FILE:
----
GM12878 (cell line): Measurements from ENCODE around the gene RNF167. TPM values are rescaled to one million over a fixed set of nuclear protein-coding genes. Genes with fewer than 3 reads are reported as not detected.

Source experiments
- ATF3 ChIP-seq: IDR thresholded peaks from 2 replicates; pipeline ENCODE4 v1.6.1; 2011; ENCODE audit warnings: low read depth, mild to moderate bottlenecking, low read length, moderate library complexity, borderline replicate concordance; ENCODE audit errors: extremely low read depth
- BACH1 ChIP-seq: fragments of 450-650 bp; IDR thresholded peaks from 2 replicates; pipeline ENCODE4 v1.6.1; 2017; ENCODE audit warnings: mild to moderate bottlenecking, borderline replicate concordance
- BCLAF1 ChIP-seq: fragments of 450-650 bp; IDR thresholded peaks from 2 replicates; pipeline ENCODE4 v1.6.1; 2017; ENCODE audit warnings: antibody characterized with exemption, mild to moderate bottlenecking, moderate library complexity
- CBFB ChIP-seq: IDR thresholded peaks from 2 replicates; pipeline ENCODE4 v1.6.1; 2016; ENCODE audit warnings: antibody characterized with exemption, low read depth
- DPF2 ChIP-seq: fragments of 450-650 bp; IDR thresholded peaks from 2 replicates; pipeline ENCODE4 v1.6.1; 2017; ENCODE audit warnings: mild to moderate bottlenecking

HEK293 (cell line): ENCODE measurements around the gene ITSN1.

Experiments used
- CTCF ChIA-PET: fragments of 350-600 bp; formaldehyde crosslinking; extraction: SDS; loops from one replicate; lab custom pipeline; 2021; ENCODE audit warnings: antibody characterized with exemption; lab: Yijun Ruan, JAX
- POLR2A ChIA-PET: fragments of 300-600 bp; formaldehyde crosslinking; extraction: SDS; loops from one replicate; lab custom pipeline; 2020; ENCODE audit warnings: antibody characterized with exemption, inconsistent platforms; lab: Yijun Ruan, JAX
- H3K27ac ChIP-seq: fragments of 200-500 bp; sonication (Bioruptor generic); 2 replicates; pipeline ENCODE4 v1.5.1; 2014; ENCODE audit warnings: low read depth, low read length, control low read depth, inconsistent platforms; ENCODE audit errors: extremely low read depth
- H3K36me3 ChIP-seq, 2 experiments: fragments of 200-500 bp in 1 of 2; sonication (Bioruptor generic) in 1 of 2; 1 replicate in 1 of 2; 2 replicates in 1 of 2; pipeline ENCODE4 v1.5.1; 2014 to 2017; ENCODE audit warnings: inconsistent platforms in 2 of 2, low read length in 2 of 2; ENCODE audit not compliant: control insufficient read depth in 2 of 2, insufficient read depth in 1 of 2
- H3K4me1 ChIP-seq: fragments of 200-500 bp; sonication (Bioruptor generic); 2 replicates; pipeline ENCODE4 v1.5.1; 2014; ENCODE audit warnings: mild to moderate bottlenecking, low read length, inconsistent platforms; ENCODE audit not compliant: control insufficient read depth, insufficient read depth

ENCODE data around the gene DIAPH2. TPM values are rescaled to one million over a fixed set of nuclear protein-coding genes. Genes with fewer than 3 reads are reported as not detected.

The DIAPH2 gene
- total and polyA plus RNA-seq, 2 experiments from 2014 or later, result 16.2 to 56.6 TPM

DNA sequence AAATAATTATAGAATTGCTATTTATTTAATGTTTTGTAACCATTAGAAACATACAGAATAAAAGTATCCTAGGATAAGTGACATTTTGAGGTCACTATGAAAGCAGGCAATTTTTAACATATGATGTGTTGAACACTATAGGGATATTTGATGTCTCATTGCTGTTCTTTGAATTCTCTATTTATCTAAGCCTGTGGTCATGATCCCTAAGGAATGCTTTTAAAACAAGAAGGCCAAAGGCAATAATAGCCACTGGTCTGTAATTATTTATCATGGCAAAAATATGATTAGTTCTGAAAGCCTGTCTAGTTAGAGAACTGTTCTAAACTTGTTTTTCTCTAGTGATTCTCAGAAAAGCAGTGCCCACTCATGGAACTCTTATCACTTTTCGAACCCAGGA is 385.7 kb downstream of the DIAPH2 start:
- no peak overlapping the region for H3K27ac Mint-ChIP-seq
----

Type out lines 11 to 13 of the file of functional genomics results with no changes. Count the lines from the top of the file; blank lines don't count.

- POLR2A ChIA-PET: fragments of 300-600 bp; formaldehyde crosslinking; extraction: SDS; loops from one replicate; lab custom pipeline; 2020; ENCODE audit warnings: antibody characterized with exemption, inconsistent platforms; lab: Yijun Ruan, JAX
- H3K27ac ChIP-seq: fragments of 200-500 bp; sonication (Bioruptor generic); 2 replicates; pipeline ENCODE4 v1.5.1; 2014; ENCODE audit warnings: low read depth, low read length, control low read depth, inconsistent platforms; ENCODE audit errors: extremely low read depth
- H3K36me3 ChIP-seq, 2 experiments: fragments of 200-500 bp in 1 of 2; sonication (Bioruptor generic) in 1 of 2; 1 replicate in 1 of 2; 2 replicates in 1 of 2; pipeline ENCODE4 v1.5.1; 2014 to 2017; ENCODE audit warnings: inconsistent platforms in 2 of 2, low read length in 2 of 2; ENCODE audit not compliant: control insufficient read depth in 2 of 2, insufficient read depth in 1 of 2